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What are the Most Common Myotonic Dystrophy Symptoms?

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  • Written By: Christine Princeton
  • Edited By: Jenn Walker
  • Last Modified Date: 27 August 2016
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Myotonic dystrophy, also known as dystrophia myotonica (DM) or Steinert's disease, is a form of muscular dystrophy. Muscular dystrophies, or myotonias, are a group of conditions that cause progressive weakening of the muscles. The symptoms of myotonic dystrophy can vary widely due to the involvement of many systems in the body. One of the most distinguishing symptoms is muscle stiffness; muscle relaxation, which normally occurs after muscle contraction, is markedly delayed in this condition, resulting in general stiffness. This can be demonstrated by a patient trying to relax his or her hand after gripping an object for a sustained period of time. In myotonic dystrophy, the patient would be unable to immediately relax the grip without assistance.

Myotonic dystrophy symptoms begin in the face, progressing downward to the shoulder girdle. Later, movements of the foot, such as dorsiflexion, are lost. The facial manifestations of myotonic dystrophy symptoms include a characteristic "hatchet-faced" appearance. This physiognomy appears as a hollowing of the muscles around the temples due to the temporalis muscle involvement with a "hooding" of the eyes. In more advanced stages, the lower half of the face sags, with a drooping of the bottom lip as a result of masseter and orbicularis oris muscles atrophy.

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Another distinguishing feature of Myotonic dystrophy is that the proximal muscles remain relatively stronger than their distal counterparts throughout the course of this disease. Although, weakness of the quadriceps can present in a number of patients. For instance, a patient may have relatively strong leg muscles but a profound weakness of ankle dorsiflexion, resulting in a striking foot drop.

Early myotonic dystrophy symptoms can include a weakness of the neck muscles, especially the sternocleidomastoids and flexors. Frontal pattern baldness is another early manifestation, along with a severe weakening of the muscles of the distal extremities. Later manifestations include tongue and pharyngeal involvement, resulting in a nasal voice, severe swallowing problems and dysarthric speech patterns, in which a patient would have difficulty articulating words.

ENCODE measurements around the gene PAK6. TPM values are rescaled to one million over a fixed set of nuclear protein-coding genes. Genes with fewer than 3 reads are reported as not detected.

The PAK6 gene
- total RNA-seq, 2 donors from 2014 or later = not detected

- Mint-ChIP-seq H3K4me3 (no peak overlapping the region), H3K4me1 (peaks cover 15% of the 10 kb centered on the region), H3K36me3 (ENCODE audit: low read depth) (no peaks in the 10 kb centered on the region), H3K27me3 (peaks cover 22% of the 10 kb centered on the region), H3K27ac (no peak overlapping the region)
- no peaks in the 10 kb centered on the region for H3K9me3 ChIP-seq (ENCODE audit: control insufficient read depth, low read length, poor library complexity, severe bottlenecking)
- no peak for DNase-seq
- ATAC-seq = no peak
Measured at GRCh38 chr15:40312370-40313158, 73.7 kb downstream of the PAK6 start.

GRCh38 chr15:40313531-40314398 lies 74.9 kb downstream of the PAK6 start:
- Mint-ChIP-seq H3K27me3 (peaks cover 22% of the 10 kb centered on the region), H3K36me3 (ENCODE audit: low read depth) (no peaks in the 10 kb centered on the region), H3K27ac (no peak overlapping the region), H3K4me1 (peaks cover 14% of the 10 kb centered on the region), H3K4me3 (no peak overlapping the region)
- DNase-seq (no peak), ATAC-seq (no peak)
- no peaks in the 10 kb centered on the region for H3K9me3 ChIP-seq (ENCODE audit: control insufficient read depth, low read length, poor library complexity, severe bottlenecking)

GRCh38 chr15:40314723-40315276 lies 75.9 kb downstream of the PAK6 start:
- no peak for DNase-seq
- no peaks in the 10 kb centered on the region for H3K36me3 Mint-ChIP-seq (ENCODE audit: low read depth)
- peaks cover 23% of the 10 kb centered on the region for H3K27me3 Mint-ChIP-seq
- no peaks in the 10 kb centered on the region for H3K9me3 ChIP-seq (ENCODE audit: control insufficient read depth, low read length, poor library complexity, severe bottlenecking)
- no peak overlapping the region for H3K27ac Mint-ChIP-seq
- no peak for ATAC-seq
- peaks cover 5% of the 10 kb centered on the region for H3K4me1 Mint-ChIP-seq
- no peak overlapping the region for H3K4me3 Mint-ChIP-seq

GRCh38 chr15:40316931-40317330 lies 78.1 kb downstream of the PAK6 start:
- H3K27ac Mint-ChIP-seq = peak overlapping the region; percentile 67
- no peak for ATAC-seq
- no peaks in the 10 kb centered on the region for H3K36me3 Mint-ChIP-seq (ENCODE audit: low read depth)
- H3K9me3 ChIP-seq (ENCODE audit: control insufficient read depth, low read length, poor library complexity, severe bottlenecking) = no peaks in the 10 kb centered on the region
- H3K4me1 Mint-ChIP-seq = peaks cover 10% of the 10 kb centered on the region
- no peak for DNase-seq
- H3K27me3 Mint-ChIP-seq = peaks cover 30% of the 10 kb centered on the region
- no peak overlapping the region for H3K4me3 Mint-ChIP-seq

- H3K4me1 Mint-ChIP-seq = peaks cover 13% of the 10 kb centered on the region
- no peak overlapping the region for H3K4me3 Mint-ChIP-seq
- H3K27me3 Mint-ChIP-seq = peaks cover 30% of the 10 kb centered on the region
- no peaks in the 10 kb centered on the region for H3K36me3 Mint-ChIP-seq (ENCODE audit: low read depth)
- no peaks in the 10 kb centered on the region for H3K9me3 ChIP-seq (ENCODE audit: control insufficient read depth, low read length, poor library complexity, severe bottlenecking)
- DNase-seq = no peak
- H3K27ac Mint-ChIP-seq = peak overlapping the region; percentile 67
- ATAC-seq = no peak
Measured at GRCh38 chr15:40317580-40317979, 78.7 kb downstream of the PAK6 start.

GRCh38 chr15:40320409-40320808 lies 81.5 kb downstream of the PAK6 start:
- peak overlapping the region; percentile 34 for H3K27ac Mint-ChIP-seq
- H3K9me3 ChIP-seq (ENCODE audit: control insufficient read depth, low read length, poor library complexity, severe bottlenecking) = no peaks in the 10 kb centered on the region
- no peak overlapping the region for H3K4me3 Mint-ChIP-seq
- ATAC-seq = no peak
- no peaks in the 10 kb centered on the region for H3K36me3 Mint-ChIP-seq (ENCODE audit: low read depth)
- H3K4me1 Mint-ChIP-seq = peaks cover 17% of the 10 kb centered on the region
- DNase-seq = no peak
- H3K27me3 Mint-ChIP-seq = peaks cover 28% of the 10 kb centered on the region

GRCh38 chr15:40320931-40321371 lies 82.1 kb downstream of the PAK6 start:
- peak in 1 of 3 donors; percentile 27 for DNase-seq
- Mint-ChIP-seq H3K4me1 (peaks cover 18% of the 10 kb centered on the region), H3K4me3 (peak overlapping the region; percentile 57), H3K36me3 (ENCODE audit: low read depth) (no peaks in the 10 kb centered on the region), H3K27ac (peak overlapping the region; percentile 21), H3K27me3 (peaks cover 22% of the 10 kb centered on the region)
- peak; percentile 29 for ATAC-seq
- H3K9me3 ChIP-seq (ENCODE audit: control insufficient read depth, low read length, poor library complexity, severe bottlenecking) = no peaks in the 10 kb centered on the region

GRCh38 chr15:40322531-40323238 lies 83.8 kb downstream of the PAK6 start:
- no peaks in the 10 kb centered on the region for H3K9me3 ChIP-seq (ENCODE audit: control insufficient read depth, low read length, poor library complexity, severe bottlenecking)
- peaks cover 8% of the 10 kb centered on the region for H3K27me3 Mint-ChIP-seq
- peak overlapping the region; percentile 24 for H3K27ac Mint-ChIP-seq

Myotonic dystrophy symptoms also present in other systems of the body, especially in the circulatory system. Cardiac disturbances are quite common in myotonic dystrophy, especially patients with the DM1 type. These heart problems center largely in electrical disturbances of the myocardium, or cardiac muscle. First-degree heart blocks are common as well. Complete heart blocks are less common than first-degrees, but still can occur in a good number of patients. Other heart abnormalities, such as congestive heart failure and pulmonary heart disease, can also occur.

In fact, various systems within the body are affected during the course of myotonic dystrophy. For example, metabolic problems such as insulin resistance and diabetes are common. Gastrointestinal disorders including constipation and decrease of GI motility can occur as well. Myotonic dystrophy also produces mental impairments, leading to cognitive dysfunction and hypersomnia. Testicular atrophy and cataracts can also present in this condition.

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